Satellite television companies in the United States, such as Dish Network and DirecTV, started to carry HD programming in 2003. Satellite transmissions in the U.S. use various forms of PSK modulation. A separate tuner is required to receive HD satellite broadcasts.
Cable television companies in the U.S. generally prefer to use 256-QAM to transmit HDTV. Many of the newer HDTVs with integrated digital tuners include support for decoding 256-QAM in addition to 8VSB for OTA digital. Cable television companies started carrying HDTV in 2003.
Currently, HD programming is carried by all major television networks in nearly all DMAs, including ABC, CBS, NBC, FOX, PBS, The CW, MyNetworkTV and Telemundo; and on many independent stations. All but a select few of cable networks offer an HD broadcast to cable and satellite companies.
|Name||First-launched HD service||HD Format||Letterbox/Pillarbox||Category||Type|
|A&E||September 4, 2006||1080i||N/A||Entertainment||Cable|
|ABC||September 16, 2001||720p||Pillarbox (2001–2016) |
|Adult Swim||October 15, 2007||Pillarbox (2007–2013) |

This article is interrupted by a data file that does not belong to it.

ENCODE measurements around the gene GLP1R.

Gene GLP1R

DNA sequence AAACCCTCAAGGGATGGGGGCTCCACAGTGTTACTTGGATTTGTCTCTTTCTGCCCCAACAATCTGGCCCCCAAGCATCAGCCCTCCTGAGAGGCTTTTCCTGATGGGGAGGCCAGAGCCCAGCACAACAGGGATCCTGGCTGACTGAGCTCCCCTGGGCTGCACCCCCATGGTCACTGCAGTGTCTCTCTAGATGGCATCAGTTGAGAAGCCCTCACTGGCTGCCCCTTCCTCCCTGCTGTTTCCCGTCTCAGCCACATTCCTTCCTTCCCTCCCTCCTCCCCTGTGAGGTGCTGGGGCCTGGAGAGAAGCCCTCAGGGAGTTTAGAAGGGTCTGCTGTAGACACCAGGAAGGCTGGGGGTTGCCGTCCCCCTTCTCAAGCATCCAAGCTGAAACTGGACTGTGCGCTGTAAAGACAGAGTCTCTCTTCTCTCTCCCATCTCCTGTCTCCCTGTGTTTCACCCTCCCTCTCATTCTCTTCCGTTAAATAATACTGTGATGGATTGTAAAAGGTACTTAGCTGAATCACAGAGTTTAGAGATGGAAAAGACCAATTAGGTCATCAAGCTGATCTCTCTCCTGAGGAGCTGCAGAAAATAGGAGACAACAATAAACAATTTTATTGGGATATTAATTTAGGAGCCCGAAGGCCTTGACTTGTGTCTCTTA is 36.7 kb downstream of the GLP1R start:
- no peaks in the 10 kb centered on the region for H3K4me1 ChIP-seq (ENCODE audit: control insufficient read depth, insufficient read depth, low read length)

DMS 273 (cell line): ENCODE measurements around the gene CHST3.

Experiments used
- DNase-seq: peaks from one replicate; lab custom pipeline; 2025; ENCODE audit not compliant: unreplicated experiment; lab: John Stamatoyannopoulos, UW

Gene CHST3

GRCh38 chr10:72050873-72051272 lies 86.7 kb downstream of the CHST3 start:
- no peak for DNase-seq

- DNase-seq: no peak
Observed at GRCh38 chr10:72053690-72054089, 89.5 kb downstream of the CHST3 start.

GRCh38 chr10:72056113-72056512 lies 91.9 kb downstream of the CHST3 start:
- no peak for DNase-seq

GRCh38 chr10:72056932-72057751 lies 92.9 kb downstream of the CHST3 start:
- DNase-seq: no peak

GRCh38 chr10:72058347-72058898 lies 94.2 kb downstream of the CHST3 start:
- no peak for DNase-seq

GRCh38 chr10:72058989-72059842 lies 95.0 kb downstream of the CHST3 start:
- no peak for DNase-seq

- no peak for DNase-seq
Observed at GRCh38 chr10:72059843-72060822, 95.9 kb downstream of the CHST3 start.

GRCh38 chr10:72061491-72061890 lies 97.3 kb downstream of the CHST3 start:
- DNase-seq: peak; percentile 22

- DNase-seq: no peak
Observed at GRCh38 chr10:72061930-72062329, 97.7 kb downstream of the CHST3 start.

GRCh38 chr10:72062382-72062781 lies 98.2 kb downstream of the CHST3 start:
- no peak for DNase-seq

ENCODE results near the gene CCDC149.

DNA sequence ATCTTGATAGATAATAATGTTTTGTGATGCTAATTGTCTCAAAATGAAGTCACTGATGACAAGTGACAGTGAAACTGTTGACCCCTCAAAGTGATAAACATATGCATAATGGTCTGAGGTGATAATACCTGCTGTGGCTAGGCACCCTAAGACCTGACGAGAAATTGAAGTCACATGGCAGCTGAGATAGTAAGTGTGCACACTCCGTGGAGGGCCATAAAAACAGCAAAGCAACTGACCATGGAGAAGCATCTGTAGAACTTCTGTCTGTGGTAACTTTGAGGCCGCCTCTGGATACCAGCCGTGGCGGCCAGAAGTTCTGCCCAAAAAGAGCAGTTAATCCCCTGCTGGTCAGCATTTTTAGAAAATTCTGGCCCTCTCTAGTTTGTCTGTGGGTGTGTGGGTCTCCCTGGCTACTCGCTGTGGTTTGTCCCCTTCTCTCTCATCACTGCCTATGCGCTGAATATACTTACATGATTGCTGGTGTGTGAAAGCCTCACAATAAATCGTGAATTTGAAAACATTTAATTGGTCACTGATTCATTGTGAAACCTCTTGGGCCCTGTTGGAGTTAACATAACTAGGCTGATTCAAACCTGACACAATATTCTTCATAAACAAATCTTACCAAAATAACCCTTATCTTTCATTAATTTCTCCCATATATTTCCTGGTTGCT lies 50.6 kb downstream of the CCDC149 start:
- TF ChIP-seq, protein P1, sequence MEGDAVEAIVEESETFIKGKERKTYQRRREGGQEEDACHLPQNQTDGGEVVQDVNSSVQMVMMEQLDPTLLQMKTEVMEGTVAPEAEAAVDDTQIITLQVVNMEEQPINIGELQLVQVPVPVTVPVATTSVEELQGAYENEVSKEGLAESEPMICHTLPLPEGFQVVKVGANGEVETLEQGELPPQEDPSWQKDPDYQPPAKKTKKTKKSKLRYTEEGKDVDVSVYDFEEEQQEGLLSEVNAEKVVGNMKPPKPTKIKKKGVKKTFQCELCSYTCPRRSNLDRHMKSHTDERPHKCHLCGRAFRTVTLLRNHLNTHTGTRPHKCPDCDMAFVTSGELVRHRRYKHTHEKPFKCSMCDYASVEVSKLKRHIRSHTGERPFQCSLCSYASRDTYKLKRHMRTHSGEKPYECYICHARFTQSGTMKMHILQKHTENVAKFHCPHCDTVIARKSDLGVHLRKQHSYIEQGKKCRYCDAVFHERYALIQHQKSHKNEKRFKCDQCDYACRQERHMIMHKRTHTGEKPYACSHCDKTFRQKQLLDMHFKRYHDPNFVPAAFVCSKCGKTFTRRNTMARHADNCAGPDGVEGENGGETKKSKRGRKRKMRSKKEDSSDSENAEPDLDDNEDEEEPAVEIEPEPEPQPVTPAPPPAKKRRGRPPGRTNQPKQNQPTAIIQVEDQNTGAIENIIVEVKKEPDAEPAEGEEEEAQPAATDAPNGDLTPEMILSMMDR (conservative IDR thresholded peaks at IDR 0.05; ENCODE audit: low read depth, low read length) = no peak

|Altitude||N/A||Sports - Regional|
|American Heroes Channel|
|AT&T SportsNet||April 1, 2011||720p||Sports – Regional|
|ASPiRE||June 27, 2012||1080i||Entertainment|
|AWE||June 1, 2004||1080i||Lifestyle|
|AXS TV||September 6, 2001||Entertainment|
|Azteca||July 16, 2012||Broadcast – Spanish||Broadcast|
|BBC America||March 29, 1998||Entertainment||Cable|
|BBC World News||August 5, 2013||News|
|beIN Sports||June 1, 2012||720p||Sports|
|beIN Sports en Español||Sports – Spanish|
|BET||March 23, 2011||1080i||Entertainment|
|Big Ten Network||2009||720p||Sports - College|
|Bloomberg TV||May 9, 2011||1080i||News|
|Cartoon Network||October 15, 2007||Pillarbox (2007–2013) |
|CBS||September 1998||Pillarbox (1998–2018) |
|CBS Sports Network||August 2008||Sports||Cable|
|Cinemax (MoreMax, ActionMax, ThrillerMax, 5starMax, MovieMax, OuterMax, MaxLatino)||N/A||Premium Movies||Premium|
|CNBC||October 10, 2007||News|
|CNN||September 6, 2007|
|Comedy Central||January 13, 2009||Entertainment|
|Cooking Channel||March 31, 2008||Lifestyle|